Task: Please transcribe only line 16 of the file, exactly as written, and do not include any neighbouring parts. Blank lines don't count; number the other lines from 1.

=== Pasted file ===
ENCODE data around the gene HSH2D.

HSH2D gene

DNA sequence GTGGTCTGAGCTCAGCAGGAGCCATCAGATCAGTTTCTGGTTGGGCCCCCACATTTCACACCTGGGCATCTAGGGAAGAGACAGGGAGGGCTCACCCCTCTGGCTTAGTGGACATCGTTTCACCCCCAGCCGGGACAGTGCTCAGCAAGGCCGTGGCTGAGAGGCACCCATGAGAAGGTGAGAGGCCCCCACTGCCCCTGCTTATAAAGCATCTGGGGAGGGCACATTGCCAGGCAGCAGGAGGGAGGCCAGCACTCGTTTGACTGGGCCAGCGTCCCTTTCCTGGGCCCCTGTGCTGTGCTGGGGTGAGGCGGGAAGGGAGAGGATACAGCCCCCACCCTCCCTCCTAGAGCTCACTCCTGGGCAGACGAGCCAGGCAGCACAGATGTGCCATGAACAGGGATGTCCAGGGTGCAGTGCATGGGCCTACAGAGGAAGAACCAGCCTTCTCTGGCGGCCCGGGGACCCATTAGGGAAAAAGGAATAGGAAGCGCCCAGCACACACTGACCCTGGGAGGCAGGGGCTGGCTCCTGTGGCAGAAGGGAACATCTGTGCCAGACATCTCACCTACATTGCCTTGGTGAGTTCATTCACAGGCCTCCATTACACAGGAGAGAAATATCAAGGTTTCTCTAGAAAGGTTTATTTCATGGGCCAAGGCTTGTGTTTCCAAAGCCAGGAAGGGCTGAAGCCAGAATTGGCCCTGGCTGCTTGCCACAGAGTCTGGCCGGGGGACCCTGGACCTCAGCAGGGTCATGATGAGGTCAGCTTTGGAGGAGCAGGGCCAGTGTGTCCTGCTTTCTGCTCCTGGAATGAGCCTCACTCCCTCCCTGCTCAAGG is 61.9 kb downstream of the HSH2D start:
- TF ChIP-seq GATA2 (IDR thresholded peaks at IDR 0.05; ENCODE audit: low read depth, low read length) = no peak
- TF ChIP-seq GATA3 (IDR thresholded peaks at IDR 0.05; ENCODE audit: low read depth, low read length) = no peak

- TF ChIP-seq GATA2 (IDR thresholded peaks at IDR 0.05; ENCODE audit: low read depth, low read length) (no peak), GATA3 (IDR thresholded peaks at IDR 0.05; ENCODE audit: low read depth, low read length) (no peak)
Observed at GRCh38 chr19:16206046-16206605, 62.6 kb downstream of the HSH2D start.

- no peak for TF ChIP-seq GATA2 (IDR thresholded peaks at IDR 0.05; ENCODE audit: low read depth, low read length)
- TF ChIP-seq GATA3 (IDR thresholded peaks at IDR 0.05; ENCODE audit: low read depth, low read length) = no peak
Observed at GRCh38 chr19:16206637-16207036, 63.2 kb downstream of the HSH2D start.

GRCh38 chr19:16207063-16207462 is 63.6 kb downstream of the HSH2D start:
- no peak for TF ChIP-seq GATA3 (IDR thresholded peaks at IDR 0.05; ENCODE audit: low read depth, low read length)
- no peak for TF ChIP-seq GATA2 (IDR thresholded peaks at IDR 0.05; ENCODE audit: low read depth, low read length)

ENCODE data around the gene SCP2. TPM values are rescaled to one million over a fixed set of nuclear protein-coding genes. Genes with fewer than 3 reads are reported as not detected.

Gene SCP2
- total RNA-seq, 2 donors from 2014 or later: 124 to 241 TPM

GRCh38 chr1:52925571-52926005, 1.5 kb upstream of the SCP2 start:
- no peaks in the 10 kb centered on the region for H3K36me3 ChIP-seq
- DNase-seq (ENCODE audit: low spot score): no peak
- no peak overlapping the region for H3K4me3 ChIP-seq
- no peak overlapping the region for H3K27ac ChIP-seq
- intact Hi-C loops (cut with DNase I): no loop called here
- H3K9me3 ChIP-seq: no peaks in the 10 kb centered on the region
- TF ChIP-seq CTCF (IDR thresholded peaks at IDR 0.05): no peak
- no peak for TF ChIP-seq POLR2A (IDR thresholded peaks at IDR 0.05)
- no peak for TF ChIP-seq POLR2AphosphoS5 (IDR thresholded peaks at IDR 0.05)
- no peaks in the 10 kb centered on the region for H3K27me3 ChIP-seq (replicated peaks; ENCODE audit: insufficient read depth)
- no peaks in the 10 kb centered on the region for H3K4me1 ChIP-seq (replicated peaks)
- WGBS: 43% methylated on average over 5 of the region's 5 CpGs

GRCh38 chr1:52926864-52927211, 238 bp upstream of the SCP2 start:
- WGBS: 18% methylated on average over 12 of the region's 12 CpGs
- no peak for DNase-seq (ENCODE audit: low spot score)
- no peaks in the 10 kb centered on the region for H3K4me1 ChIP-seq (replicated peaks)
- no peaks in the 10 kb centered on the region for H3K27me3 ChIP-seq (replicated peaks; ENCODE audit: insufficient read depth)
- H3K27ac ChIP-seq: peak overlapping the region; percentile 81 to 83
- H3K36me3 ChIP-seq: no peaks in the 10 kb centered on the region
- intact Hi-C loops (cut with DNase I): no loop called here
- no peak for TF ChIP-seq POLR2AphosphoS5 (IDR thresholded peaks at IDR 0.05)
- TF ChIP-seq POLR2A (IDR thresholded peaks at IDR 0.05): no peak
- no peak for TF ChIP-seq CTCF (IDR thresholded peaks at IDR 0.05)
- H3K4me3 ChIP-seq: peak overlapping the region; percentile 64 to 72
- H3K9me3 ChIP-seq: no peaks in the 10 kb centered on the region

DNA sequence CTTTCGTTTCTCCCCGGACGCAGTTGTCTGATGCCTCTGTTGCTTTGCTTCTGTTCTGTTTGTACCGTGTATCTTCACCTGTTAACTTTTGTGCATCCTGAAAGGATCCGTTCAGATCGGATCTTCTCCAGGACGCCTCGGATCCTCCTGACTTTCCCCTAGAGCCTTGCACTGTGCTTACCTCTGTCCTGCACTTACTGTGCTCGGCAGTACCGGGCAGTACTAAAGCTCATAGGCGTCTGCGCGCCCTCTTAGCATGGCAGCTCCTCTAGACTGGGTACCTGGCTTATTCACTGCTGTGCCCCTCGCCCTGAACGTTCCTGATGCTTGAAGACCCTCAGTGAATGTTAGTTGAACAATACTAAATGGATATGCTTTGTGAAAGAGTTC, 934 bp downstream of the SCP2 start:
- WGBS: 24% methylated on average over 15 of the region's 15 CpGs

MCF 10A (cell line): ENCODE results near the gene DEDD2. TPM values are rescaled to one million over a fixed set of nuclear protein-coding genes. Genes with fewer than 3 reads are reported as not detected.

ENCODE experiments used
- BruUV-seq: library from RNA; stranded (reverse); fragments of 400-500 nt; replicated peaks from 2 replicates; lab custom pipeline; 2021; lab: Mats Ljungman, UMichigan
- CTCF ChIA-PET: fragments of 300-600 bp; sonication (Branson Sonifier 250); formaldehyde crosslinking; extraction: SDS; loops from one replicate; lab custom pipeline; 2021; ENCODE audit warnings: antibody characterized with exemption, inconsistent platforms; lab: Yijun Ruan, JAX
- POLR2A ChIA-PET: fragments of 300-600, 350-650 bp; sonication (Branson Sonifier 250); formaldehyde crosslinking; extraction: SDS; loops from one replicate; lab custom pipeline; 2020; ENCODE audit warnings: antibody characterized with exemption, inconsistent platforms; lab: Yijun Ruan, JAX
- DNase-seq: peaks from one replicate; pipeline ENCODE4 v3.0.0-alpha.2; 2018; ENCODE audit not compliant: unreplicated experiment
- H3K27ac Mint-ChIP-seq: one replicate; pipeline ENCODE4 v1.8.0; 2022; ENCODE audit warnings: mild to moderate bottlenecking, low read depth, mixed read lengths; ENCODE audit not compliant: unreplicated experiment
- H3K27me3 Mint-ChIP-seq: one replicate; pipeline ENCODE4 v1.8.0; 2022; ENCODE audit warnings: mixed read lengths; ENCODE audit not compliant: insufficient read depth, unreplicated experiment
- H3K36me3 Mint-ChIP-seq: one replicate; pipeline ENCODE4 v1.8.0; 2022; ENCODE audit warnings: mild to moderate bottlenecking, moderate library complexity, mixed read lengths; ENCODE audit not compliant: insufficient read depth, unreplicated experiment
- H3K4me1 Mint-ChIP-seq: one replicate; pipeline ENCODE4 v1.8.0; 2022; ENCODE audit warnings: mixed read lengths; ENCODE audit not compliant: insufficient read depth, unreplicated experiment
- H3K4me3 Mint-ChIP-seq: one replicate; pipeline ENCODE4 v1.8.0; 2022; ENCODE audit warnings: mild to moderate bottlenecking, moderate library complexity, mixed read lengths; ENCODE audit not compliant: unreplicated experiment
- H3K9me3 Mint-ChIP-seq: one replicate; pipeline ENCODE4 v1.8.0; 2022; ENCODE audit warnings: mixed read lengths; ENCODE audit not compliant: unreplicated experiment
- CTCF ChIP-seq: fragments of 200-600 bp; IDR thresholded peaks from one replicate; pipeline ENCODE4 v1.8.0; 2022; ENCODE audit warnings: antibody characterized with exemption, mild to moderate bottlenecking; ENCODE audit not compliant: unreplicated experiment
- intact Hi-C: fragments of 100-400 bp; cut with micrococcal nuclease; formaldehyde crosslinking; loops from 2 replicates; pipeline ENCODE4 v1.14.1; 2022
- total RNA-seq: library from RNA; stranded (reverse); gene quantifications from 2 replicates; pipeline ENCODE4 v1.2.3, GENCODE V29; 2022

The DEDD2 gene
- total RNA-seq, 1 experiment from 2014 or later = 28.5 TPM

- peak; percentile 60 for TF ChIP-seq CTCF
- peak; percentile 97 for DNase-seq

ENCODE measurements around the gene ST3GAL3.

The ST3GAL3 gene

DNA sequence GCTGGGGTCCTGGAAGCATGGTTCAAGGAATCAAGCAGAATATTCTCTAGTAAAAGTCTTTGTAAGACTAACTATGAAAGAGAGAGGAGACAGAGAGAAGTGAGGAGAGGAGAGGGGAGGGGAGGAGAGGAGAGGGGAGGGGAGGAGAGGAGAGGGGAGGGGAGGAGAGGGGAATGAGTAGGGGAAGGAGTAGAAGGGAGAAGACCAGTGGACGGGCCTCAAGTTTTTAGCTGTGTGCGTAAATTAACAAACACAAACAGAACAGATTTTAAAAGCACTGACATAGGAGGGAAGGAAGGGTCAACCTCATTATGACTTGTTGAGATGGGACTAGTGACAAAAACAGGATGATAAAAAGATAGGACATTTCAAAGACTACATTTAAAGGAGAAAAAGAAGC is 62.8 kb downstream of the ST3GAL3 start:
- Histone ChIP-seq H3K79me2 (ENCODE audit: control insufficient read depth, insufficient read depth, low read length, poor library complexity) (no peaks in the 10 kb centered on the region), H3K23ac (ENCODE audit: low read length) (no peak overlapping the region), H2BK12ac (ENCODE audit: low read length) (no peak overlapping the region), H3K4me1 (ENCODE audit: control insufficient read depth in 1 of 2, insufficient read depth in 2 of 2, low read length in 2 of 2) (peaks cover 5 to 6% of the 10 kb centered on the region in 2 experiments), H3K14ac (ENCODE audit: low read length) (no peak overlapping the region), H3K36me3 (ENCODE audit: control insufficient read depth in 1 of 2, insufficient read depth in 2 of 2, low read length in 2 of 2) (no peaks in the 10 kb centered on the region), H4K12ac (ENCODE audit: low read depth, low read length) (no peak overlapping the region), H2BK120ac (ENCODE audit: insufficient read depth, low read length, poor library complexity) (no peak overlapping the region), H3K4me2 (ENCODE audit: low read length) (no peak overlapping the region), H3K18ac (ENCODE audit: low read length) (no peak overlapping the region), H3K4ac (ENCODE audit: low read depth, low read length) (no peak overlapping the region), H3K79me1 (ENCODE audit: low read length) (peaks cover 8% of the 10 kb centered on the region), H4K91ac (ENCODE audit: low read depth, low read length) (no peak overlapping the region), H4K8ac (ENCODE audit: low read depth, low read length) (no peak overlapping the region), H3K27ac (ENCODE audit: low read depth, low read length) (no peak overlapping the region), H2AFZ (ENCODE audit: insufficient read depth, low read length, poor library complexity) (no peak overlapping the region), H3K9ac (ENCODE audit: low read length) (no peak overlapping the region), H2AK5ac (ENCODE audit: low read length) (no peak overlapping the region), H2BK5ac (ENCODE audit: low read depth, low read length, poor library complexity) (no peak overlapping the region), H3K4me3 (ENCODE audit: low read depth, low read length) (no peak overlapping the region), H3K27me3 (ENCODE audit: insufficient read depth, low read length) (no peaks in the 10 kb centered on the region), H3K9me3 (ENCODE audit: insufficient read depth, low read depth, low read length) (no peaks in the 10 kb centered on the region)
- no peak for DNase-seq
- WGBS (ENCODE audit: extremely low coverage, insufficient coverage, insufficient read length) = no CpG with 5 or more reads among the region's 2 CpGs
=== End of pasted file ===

- total RNA-seq, 2 donors from 2014 or later: 124 to 241 TPM